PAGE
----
A few days ago I posted about how much I loved my job - the opportunity to research and deliver teaching material, the response of the congregation, etc...
On Monday mornings, however, I sometimes feel shattered and beset with self-doubt. Last night I rounded off Habakkuk and this morning feel that I floundered somewhat. The service was dull, there was not much atmosphere, no one seemed to be anticipating reaching the climax of an absorbing series and I was, frankly, laboured, over-long, struggling to master the subject and probably guilty of missing a huge opportunity.
Ah well, Monday morning recriminations...
It does raise an issue about the minister's role as a teacher or, to use the more fashionable jargon, congregational formation - how believers are shaped in and by their faith. Our teaching model is the sermon. All the research suggests sermons are appalling vehicles for conveying anything. So why do we persist?
Last week we had a church meeting at which the subject of sermons came up as an aside. Some arguing there were too many, others suggesting they were the best part of church, some saying they were too long, others that they were fine as they were.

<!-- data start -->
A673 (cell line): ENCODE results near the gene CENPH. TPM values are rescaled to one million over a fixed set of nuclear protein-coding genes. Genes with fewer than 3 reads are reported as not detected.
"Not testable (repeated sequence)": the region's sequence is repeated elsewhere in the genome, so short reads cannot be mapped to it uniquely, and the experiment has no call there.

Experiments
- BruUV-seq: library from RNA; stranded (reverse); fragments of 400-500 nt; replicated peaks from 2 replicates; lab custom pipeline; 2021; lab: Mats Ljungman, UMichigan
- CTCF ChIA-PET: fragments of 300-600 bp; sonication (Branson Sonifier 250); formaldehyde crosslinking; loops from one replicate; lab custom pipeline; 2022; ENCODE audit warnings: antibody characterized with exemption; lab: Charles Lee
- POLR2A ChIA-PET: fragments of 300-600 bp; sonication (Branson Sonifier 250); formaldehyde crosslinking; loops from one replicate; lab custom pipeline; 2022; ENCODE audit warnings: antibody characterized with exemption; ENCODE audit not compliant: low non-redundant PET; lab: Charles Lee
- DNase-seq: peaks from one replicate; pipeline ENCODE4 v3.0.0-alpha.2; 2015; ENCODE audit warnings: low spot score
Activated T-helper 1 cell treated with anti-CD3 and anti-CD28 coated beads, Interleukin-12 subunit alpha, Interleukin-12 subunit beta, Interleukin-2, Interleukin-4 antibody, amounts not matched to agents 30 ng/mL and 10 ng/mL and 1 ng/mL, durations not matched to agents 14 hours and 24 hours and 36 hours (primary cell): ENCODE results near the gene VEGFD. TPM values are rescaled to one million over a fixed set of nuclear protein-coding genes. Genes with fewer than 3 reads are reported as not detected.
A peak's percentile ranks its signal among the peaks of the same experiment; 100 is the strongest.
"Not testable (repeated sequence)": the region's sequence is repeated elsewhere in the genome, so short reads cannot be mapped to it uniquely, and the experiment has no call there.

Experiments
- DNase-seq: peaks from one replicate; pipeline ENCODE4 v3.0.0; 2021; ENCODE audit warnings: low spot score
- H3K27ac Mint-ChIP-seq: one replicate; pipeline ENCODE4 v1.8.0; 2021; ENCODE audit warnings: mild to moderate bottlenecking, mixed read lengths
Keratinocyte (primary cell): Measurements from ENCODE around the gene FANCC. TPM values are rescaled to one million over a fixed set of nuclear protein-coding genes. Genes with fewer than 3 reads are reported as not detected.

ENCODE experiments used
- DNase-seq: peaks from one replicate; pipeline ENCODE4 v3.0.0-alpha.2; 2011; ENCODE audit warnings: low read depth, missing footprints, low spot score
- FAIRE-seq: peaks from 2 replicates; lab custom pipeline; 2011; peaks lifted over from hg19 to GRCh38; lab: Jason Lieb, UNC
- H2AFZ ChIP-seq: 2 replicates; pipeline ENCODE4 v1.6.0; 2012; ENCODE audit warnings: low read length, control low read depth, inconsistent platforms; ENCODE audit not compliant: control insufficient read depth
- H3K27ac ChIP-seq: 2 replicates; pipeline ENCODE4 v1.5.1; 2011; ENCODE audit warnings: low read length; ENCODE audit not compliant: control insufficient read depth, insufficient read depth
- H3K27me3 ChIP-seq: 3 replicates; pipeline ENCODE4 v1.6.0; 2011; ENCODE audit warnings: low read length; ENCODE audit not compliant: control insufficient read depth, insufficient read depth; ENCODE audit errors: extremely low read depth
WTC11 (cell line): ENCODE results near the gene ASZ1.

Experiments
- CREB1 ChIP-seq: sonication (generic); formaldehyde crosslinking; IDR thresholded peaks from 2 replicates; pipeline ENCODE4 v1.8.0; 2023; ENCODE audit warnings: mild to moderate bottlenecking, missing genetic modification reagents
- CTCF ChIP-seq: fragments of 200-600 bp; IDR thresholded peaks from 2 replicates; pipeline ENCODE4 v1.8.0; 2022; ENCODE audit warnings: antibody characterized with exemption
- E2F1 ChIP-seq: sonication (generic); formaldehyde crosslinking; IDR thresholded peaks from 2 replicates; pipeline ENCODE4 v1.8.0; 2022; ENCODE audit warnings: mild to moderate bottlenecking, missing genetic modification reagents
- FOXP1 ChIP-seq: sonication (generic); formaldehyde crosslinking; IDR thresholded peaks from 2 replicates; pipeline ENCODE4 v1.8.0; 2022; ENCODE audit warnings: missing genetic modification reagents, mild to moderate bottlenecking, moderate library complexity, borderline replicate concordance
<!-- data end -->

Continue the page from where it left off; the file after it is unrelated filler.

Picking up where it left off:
There has always been a difference opinion over sermons. Keith Thomas in his majestic study Religion and the Decline of Magic has a wonderful passage where Tudor and Stuart churchmen and preachers lament the fact that no one listens to or appreciates sermons like they used to. Plus ca change, hey?!
I think we're at the stage now where we need to be asking fundamental questions about how we form Christian disciples in the 21st century. Put that way, this conversation is about more than sermons, about more than how I can avoid the Monday morning, post-sermon blues. It's a conversation about how people living and working in an increasingly post-Christian culture appropriate Christian discipline so as to be socialised into a Christian way of responding to the world.
We'll start small. My team will muse on it for a while this morning - and probably go on doing the same things! But I hope that we might delve deeper and think about what people need so that they hear and respond to Christian truth, how that truth creates in them genuine Christian character.